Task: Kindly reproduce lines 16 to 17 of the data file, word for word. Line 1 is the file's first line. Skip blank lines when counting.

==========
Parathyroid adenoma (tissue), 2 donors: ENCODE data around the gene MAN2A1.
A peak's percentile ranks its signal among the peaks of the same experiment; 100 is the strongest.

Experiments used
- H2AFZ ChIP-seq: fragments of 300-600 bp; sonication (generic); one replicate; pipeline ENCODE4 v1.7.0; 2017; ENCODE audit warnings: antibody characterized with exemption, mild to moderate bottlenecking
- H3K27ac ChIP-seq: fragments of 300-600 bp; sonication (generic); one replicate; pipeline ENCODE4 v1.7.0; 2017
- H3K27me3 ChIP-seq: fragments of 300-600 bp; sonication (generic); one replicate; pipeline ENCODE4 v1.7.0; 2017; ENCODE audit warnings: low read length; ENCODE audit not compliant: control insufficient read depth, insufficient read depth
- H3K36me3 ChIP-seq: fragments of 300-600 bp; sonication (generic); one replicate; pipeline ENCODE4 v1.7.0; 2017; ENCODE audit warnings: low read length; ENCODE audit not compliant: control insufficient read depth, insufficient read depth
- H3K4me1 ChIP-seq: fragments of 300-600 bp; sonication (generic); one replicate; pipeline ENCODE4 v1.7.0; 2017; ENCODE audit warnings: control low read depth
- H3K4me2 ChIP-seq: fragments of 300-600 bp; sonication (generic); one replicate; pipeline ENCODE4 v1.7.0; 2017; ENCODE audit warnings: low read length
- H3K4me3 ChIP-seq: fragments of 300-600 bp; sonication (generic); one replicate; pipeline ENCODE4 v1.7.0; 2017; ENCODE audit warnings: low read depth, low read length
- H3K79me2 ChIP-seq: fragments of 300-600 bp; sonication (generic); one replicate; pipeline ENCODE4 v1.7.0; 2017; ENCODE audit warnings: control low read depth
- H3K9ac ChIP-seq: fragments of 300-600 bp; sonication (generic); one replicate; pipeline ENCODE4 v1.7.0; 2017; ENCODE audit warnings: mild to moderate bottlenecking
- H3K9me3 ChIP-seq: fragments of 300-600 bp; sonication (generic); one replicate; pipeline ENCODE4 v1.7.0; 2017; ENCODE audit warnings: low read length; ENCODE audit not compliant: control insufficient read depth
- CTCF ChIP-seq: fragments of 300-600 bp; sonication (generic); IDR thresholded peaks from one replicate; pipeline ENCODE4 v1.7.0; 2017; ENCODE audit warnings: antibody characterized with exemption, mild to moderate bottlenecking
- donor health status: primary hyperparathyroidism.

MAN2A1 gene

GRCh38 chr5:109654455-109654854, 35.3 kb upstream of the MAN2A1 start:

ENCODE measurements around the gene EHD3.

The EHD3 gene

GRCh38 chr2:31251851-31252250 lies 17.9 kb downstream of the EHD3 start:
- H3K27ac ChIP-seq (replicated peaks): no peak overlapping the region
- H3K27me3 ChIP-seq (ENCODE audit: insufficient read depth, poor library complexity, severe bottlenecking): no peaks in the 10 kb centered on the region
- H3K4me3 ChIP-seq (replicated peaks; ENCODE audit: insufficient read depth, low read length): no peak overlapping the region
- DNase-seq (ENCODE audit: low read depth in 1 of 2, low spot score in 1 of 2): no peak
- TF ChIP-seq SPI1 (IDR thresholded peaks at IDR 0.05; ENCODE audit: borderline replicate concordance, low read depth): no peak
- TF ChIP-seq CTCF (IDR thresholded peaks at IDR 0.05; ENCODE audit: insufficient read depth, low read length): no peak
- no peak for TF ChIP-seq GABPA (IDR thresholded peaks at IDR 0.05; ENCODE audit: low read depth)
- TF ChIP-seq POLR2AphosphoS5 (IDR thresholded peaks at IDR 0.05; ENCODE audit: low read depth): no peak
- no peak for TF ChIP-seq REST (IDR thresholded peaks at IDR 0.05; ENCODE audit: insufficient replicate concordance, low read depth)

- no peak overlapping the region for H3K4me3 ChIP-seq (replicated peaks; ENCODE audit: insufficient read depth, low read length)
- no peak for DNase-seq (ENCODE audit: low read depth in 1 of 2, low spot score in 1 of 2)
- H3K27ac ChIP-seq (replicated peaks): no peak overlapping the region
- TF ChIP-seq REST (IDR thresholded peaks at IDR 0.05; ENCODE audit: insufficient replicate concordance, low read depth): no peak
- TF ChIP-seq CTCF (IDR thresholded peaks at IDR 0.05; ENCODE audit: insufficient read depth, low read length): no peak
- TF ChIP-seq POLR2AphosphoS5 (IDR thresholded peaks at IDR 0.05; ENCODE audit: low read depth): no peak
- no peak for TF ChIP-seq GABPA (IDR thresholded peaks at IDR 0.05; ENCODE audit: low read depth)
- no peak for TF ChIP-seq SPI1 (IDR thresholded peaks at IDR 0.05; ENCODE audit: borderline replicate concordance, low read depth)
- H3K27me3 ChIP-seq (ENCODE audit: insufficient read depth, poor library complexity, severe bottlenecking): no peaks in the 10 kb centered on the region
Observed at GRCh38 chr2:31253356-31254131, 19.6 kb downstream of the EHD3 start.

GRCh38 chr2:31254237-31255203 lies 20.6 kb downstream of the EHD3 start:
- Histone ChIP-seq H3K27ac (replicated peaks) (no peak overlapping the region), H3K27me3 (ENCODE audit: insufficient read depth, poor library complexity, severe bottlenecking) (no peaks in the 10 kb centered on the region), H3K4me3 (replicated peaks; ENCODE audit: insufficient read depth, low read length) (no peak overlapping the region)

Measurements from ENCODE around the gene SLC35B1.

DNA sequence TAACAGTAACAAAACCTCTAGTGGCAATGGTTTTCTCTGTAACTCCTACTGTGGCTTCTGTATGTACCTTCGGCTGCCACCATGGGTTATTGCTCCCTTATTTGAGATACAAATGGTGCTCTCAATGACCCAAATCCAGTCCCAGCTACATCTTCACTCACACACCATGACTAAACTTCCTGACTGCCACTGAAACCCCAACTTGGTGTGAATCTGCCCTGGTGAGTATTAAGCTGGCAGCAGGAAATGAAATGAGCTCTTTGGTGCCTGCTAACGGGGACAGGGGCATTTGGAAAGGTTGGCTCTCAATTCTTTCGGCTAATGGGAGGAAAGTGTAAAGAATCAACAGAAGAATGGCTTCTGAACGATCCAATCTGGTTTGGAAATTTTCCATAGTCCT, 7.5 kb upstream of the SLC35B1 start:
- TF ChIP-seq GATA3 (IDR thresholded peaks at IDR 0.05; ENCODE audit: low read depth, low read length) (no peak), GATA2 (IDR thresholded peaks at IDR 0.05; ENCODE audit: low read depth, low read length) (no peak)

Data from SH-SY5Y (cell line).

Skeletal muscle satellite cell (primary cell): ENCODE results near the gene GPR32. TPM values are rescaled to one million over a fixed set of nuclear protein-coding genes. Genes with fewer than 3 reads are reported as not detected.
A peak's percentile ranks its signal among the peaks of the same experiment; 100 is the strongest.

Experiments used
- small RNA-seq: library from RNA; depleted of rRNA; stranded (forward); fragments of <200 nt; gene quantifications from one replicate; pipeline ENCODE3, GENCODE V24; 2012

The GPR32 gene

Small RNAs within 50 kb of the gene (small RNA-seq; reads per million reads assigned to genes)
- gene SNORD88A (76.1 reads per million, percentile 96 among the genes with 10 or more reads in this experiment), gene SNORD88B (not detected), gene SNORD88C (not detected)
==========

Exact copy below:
MAN2A1 gene

GRCh38 chr5:109654455-109654854, 35.3 kb upstream of the MAN2A1 start: